For applications without digital signature, once the e-filing of the application is completed, the
applicant is required to file/courier only SINGLE signed copy of the printed version of the online
application, along with the duly authenticated copy of the documents attached with the
application, to the Nodal Officers of the concerned Administrative Ministry/Department as per
the SOP. The additional features such as: e-communication, quicker processing, reduced
paperwork, SMS/email alert and many more continue to exist.

‘Government route’ means that investment in the capital of resident entities by non-resident
entities can be made only with the prior approval of Government (Competent
Ministry/Department for grant of approval)

Proposals for foreign investment would be examined by Competent Authorities as per the
Standard Operating Procedure laid down by DIPP.


Investing Companies in NBFC's Activities in
Infrastructure & Service Financial Services Sector


Venture Capital Fund Civil Aviation
and Venture Capital


Housing & Real Estate Petroleum Including
Development Sector for Exploration/Refinery/
Investment from Persons
other than NRIs/ OCBs. Marketing

FDI is prohibited in the following sectors:

Lottery Business including Government/private lottery, online lotteries, etc.
Gambling and Betting including casinos etc.
Chit funds
Nidhi company
Trading in Transferable Development Rights (TDRs)
Real Estate Business or Construction of Farm Houses (REITs) registered and regulated
under the SEBI (REITs) Regulations 2014.
Manufacturing of cigars, cheroots, cigarillos and cigarettes, of tobacco or of tobacco
Activities/sectors not open to private sector investment e.g.(I) Atomic Energy and (II)
Railway operations (other than permitted activities mentioned in FDI Policy).
Real estate business or construction of farm houses - This shall not include construction
of townships, residential or commercial premises, roads, bridges and Real Estate.

To understand the concept of Greenfield and Brownfield Investment, at first we need to know
about the concept of mergers and takeovers. The Takeover Code, 2011 or the SEBI (Substantial
Acquisition of Shares and Takeovers) Regulations, 2011 provides for corporate management
considerations associated with takeovers as well as some of the important consideration required
at macroeconomic levels.

A takeover can take place in many ways, though we should not confuse between a takeover and a
merger. A ‘merger’ takes place when two different entities combine to form one entity whereas a
takeover may involve the existence of two separate entities but not equal in value. Takeover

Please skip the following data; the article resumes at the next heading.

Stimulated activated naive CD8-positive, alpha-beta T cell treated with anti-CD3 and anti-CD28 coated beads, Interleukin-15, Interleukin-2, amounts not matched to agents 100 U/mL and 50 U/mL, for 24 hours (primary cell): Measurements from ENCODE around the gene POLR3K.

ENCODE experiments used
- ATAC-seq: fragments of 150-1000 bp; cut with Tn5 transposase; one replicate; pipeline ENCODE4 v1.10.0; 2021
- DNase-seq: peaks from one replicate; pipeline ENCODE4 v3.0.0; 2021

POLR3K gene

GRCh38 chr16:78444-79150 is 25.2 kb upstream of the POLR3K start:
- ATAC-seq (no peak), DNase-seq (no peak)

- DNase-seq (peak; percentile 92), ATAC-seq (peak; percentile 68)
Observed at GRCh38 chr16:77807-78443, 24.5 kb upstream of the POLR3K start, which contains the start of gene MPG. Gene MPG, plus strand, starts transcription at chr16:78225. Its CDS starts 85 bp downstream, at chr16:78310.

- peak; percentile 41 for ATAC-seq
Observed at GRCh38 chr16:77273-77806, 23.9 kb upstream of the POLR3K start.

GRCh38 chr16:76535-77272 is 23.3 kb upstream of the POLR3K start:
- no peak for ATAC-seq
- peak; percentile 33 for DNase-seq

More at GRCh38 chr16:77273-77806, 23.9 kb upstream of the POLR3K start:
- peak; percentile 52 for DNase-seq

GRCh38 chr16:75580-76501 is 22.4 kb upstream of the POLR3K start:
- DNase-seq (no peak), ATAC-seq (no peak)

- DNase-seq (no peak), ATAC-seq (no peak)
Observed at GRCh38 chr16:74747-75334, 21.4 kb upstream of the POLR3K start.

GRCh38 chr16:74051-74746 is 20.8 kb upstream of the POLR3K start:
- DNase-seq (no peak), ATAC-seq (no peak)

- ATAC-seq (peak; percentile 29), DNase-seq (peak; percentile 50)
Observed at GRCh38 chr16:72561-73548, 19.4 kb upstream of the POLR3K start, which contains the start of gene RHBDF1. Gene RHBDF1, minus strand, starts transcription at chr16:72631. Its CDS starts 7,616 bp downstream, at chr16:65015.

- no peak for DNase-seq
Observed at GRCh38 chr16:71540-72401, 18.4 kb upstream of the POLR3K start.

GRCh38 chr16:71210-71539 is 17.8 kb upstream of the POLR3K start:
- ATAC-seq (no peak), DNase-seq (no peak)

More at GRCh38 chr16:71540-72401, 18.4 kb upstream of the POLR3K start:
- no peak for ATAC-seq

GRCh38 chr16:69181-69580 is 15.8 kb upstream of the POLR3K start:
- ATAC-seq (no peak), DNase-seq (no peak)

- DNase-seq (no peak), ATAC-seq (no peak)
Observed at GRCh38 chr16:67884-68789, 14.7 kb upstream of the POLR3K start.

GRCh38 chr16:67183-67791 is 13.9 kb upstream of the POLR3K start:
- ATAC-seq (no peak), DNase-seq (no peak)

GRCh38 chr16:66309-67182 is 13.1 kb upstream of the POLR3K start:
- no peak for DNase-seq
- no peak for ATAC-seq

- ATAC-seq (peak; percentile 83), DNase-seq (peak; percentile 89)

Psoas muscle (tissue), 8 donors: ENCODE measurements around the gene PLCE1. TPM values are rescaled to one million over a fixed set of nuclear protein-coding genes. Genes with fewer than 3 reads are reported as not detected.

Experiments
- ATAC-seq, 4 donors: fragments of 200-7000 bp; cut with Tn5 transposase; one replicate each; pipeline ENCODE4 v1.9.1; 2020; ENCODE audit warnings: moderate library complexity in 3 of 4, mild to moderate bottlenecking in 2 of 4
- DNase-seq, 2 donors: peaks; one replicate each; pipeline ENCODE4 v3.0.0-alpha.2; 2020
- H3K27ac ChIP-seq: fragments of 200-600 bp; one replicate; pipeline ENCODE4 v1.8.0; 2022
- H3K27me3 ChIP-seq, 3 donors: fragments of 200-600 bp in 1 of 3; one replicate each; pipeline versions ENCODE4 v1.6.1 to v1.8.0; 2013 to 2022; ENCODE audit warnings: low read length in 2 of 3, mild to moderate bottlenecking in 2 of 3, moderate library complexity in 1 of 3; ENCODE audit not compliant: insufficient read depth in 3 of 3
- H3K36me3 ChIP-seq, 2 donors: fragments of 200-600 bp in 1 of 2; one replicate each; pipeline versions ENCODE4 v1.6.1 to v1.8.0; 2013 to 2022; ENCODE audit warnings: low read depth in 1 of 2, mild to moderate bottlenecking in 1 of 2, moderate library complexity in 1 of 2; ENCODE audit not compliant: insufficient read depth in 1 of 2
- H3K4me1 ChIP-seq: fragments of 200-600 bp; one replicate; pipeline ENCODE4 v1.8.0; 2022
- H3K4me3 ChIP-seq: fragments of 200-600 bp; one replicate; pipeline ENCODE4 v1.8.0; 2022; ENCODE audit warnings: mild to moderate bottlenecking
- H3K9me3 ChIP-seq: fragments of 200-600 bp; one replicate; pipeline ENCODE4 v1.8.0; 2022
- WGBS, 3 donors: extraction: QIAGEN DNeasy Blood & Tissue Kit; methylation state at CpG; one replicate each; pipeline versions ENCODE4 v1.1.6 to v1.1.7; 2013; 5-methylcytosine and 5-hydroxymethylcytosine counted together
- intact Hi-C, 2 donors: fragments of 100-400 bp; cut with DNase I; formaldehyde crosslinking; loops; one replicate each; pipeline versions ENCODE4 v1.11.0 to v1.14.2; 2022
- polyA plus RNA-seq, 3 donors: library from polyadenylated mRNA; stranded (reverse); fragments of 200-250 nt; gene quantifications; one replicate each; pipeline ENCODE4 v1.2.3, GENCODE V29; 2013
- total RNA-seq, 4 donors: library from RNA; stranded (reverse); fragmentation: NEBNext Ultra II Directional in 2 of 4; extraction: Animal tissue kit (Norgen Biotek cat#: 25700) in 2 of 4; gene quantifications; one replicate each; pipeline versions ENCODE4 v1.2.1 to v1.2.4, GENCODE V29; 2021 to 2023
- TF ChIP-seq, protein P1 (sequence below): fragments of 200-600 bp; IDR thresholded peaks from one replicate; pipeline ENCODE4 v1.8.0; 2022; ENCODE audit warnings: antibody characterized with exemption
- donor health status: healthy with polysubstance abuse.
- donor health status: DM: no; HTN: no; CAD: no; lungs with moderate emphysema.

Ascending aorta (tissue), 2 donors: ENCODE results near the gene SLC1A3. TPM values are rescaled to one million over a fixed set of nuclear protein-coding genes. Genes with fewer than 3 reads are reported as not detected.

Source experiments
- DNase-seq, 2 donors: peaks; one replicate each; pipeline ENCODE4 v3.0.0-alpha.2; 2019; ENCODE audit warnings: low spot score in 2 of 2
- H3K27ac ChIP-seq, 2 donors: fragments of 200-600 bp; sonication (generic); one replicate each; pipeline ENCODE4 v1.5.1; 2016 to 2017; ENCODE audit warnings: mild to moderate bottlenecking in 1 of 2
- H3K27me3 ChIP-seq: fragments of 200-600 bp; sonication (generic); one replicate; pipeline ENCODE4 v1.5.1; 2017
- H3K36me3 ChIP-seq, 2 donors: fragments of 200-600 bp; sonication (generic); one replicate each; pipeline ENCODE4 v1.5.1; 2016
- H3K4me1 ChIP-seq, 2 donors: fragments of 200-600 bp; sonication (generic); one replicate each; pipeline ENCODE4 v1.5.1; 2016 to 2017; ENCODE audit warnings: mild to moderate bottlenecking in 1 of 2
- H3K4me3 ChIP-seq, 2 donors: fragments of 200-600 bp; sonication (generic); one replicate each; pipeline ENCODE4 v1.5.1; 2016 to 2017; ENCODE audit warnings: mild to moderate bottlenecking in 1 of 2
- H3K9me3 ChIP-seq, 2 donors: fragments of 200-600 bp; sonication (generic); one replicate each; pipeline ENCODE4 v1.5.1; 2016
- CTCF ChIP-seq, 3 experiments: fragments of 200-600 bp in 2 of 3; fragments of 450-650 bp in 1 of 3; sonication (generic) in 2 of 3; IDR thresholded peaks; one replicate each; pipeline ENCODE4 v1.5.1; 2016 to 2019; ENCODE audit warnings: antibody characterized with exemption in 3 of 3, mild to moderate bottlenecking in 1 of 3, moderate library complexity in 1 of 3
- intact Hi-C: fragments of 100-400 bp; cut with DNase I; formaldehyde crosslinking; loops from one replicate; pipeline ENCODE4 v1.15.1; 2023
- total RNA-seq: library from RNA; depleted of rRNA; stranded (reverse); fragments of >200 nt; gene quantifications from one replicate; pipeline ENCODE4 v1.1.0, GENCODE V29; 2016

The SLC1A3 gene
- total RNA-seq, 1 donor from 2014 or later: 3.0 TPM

involves purchase of a company by a larger one. It may be possible that the benefits of merger
and takeover resemble to some extent but a line of differentiation is important.

Greenfield and Brownfield investments are two different faces of same coin in FDI. These words
just like their names resemble their characteristics. In a Greenfield Investment, a new company is
established by a parent company where construction is done on a field that was previously
completely green. In business communication it means that a new physical facility is created
where no facilities existed previously. Greenfield investment takes place when a parent company
begins a new venture outside the country where the company is headquartered. Brownfield
investments on the other hand is an investment strategy where it is a Brownfield where the
building is already constructed and instead of creating a new building, an already constructed
building is put to use where the cost and time is reduced and the investment is more like a two
minute noodles. Brownfield investments however, involve a risk of suitability because an already
structured thing may not be perfectly suitable to the investor company.

Both Greenfield investment and merger and acquisitions have their own pros and cons.

Capital market Indian instruments. Section 2(e) of Depositories Act, 1996. It is discussed
elaborately in the coming chapters. Two depositories exist in India, i.e. NSDL and CDSL.
Depository and depository participants, all are regulated by SEBI.

1 C.S. Balasubramaniam: Takeover Code available at 169 (Article).

Legal frame Participants
•  Registratio

Corporate Dematerialisati
actions on

Trading Rematerialis
system ation


Foreign investment in sectors/activities under government approval route will be subject to
government approval where:

(i) An Indian company is being established with foreign investment and is not owned by a
resident entity or;

(ii) An Indian company is being established with foreign investment and is not controlled by a